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Dupler urged IT executives attending the summit to look at the new cloud computing services paradigm as an "opportunity" rather than a "threat." At the heart of the cloud computing services model is a bid to reverse the long-established standard of about 70 percent of IT budgets being spent on IT infrastructure with the remaining 30 percent on technology innovation.
That would amount to a whopping $250 billion of a total $600 billion in annual domestic IT spending moving from "maintaining and building infrastructure" to improving competitiveness and business processes with game changing applications, said Dupler.
"The jobs are going to follow the money," asserted Dupler. "Our business model is going to follow the money. The people who don't follow the money aren't going to be around anymore."
With many IT executives threatened by the loss of jobs that comes with moving to a cloud computing services model, Dupler stressed that "right-sizing IT infrastructure" isn't an end in itself, but rather about "infrastructure that should run as effectively, flexibly and resilently as possible at the best price."
Dupler said that IT skill sets need to change in the cloud computing services era away from maintaining infrastructure to game changing business services. "You have to change what you are doing," he told IT executives. "Over the next five to seven years, the world is going to look a lot different. What cloud (computing services) is bringing to the market is IT price performance and business agility."
Whether customers and businesses embrace the new cloud computing services paradigm or stubbornly stick with the old paradigm will determine "winners and losers over the next five years," said Dupler. "Are you going to lead, follow, or get out of the way. Standing on the sidelines is probably not a good strategy."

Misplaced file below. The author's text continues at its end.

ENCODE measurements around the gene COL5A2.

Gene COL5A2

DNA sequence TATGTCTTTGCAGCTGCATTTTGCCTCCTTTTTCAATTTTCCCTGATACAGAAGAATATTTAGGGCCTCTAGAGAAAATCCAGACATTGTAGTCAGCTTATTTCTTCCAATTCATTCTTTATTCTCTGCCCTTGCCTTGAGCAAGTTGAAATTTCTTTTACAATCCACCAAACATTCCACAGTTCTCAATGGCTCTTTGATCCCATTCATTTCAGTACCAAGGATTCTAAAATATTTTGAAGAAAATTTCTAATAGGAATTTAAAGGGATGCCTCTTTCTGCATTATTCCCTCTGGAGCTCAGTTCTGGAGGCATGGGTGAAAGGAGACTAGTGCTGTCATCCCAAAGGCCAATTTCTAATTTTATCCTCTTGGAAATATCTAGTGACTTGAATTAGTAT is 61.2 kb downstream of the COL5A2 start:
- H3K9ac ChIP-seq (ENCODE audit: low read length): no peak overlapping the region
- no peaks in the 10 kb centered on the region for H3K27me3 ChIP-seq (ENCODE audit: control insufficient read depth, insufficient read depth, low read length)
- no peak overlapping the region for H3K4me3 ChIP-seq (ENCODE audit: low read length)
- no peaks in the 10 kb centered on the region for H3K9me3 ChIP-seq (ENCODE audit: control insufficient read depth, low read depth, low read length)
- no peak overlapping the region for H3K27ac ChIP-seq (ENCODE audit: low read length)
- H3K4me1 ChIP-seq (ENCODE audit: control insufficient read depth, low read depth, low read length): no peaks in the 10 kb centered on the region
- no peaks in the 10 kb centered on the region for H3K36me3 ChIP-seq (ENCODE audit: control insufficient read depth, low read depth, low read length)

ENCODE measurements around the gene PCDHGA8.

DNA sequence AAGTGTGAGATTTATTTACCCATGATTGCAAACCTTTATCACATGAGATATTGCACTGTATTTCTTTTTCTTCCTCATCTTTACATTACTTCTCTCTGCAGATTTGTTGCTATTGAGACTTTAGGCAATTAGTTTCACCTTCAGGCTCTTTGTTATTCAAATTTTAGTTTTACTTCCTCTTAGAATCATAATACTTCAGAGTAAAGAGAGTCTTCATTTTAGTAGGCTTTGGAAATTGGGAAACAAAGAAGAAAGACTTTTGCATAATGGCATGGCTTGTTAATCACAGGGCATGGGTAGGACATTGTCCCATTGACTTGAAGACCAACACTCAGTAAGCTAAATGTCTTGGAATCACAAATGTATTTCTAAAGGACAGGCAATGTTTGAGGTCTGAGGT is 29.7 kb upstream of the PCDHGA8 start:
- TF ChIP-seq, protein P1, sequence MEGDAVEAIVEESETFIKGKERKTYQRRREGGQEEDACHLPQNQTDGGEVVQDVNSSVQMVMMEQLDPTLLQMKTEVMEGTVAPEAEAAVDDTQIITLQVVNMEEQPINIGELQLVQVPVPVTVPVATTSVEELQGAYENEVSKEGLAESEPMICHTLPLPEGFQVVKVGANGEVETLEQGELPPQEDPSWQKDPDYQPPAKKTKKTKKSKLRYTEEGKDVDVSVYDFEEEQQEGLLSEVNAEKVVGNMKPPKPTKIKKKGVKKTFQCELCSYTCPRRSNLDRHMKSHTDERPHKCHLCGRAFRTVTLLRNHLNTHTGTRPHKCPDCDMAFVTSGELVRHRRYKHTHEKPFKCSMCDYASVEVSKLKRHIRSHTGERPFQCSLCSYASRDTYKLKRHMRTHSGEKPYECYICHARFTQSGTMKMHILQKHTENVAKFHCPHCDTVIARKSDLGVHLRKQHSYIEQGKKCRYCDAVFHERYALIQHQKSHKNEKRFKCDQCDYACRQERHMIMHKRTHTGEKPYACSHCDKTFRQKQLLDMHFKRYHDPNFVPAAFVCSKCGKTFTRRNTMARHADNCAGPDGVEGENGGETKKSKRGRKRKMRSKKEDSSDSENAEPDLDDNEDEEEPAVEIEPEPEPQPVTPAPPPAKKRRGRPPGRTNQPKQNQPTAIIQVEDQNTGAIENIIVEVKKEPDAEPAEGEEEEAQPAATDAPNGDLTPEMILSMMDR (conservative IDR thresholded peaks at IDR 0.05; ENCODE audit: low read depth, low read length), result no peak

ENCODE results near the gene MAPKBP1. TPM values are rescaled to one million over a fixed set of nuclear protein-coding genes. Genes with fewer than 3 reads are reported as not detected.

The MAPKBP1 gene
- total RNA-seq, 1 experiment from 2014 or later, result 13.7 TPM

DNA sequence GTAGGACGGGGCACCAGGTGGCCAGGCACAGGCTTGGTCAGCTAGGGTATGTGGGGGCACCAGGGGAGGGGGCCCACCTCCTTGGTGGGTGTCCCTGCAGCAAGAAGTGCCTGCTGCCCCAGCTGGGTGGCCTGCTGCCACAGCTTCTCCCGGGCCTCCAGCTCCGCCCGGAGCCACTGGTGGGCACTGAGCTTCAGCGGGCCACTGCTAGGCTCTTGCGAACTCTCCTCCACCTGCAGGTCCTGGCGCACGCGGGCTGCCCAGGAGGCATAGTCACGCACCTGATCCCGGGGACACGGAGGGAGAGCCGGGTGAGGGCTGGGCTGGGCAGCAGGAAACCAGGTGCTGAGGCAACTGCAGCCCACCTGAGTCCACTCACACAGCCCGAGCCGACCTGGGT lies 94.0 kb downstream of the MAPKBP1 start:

Dupler said hardware centric business models from solution providers, customers and IT distributors are under attack in the cloud computing service era. "This is not about the physical world anymore," he said. "It is about services."
GreenPages is responding to the tectonic shift with an all-out cloud computing services offensive aimed at assisting customers in the journey to the cloud. "Customers need an impartial trusted advistor who understands what is going on and can help them through some, if not all, of the journey."
GreenPages is investing heavily in what Dupler called the "right people and resources to make sure we maintain a leadership position" in cloud computing services. "We fully intend to make our living on being cloud builders," he said.
In fact, he said GreenPages aims to become a private label cloud provider layering technologies on top of the cloud providing additional value and business grade service level agreements that are more sophisticated than anything telecommunications giants can provide customers.
"In the future this is about integrating service platforms," said Dupler. "It is helping you turn internal IT into a service platform itself and integrating various service platforms."
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